Petrol In a Diesel Car: What’s So Bad About It?

You would not be the first or last person to accidentally fire up the wrong fuel pump and start feeding petrol into your diesel engine. If you have ever been in this situation, the chances are you vowed never to make the same mistake again.

It’s a well-documented “no-no”, but what exactly is it that makes mixing up engine juice so bad?

What’s the Difference Between a Petrol and Diesel Engine?

Diesel engines have grown extremely popular across Europe and Australia for their reduced CO2 emissions and improved driving performance. Diesel engines are more powerful and get better mileage from a full tank, compensating for the higher initial cost. In America, diesel engines haven’t taken off in quite the same way because of the comparably low cost of petrol, but the appeal of a smoother, more efficient drive is slowly tempting more buyers.

The mechanisms and technology behind the two types of engines are also different. Petrol engines ignite via a spark and the pressure from the gas gets the machine going, whereas diesel engines compress air, raising the temperature until it ignites spontaneously.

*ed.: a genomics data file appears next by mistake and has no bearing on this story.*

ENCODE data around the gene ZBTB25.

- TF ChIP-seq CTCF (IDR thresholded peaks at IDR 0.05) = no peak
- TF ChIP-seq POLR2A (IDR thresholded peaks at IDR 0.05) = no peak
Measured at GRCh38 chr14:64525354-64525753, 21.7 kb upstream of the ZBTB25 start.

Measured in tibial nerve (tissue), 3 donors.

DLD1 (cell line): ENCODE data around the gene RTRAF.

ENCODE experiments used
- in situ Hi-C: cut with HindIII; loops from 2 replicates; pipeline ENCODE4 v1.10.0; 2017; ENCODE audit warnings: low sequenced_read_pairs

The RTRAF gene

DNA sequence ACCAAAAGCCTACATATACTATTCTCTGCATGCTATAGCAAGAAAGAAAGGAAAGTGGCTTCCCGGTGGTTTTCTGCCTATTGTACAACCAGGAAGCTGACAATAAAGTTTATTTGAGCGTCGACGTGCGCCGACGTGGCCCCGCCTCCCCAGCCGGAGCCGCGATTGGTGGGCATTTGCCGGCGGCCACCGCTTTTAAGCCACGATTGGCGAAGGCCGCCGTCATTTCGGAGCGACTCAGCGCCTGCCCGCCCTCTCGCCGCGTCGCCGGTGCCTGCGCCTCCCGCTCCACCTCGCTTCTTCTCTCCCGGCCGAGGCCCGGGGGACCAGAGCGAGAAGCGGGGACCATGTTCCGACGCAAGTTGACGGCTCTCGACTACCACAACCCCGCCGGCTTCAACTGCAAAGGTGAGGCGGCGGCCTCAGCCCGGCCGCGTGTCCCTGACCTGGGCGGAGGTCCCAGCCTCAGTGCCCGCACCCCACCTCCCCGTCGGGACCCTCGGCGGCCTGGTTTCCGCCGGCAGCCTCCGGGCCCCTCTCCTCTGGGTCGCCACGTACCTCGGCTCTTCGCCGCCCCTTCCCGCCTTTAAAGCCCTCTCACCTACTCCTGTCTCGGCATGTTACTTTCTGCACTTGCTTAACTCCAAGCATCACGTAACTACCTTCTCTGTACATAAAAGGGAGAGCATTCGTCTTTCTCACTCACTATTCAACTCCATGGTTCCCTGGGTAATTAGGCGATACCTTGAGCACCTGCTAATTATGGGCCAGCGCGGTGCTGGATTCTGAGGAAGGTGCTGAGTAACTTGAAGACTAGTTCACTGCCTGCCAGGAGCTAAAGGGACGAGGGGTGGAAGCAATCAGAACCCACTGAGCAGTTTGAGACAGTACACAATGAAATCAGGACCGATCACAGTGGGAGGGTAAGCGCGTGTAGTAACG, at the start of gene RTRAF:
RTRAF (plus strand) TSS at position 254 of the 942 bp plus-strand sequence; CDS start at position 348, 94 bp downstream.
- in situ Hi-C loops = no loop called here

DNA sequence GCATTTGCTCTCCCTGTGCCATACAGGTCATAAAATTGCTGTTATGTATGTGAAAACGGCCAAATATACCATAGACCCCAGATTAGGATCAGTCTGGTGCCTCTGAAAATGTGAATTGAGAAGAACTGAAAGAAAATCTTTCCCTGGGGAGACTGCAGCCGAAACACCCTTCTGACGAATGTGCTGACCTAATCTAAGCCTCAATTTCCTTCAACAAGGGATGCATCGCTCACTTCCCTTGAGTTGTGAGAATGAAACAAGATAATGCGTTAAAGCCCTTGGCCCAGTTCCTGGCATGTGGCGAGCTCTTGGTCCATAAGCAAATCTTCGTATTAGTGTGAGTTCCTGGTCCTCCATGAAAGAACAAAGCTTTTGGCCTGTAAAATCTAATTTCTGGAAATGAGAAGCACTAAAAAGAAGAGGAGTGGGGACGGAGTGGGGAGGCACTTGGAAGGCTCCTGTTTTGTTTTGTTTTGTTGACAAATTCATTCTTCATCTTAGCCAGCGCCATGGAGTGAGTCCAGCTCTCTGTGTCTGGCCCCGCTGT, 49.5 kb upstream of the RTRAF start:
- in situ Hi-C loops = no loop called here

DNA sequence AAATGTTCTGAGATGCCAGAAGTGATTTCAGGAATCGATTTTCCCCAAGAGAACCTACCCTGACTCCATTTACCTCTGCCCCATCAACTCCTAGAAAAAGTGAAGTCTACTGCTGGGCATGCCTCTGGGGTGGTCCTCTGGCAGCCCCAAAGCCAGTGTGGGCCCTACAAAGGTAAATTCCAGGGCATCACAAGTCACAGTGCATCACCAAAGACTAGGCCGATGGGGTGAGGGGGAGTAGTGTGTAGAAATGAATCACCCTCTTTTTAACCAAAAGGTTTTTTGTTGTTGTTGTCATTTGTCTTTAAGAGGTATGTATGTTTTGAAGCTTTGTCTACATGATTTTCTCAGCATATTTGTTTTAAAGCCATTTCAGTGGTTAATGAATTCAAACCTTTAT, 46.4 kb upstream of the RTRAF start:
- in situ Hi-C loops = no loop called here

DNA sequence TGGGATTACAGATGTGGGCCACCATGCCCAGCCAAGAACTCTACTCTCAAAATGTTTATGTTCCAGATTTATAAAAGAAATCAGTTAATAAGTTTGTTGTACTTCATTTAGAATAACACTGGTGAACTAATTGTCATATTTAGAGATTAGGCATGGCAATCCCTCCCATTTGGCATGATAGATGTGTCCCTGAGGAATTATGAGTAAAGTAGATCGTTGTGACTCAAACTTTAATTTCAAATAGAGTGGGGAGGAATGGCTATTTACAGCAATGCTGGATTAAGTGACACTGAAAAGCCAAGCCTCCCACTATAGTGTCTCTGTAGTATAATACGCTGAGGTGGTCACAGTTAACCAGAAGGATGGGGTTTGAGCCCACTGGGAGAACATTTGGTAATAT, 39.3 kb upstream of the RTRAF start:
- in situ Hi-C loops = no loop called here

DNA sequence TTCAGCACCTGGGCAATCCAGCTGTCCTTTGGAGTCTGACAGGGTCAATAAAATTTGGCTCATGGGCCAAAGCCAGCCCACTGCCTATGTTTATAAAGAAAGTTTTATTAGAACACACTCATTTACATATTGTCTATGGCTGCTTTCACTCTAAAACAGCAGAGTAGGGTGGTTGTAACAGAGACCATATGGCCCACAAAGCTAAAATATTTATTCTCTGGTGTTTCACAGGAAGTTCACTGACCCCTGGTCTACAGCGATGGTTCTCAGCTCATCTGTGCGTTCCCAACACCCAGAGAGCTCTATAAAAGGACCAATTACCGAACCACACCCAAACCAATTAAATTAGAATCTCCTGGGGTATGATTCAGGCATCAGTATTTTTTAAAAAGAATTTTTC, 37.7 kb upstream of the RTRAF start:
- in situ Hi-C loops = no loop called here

Why Is It So Important to Use the Correct Fuel?

Because of the contrasting chemical make-up of petrol and fuel, they do completely different things when pumped into your car. Diesel is designed to act as a lubricant for the modern technology built into these new and proved engines to keep emissions low and power high, but the metallic elements of petrol do the opposite. As petrol runs through the pipes it creates friction and puts serious strain on the inner workings of the machine.

Think of an engine as your car’s heart. If diesel is the blood you need, injecting petrol is like injecting oil into your veins. Friction and blockage are two things you certainly don’t want in your vehicle’s cardiac system.

What Can Go Wrong?

When petrol enters a diesel car, various things can go wrong depending on how quickly you realize the error. The damage can range from simply ruining your day and wasting your time, to an eyewatering mechanic’s bill worth more than the car itself.

The best-case scenario is that you realize very quickly after filling less than 5% of your engine, in which case you call your mechanic or recovery service who can drain the engine with little harm done. If you have filled substantially more but catch the mistake before you switch on the engine, you could still get away relatively lightly, but with a slightly higher bill.

The real trouble begins as soon as you start your car. DO NOT start your car if you notice the error on time. As the engine runs, the offending petrol coats the pipes and gets sucked into all the places it doesn’t belong. The more you drive, the worse the friction becomes, the more the petrol clogs your engine, and the more irreparable the damage becomes. Your car eventually goes into vehicular cardiac arrest.

When this happens, the bill could be astronomical, with several specialty parts likely to need replacing.

The moral of the story is, double and triple check the label on the pump before filling up your diesel engine; those few extra seconds you spend could wind up saving you thousands of dollars.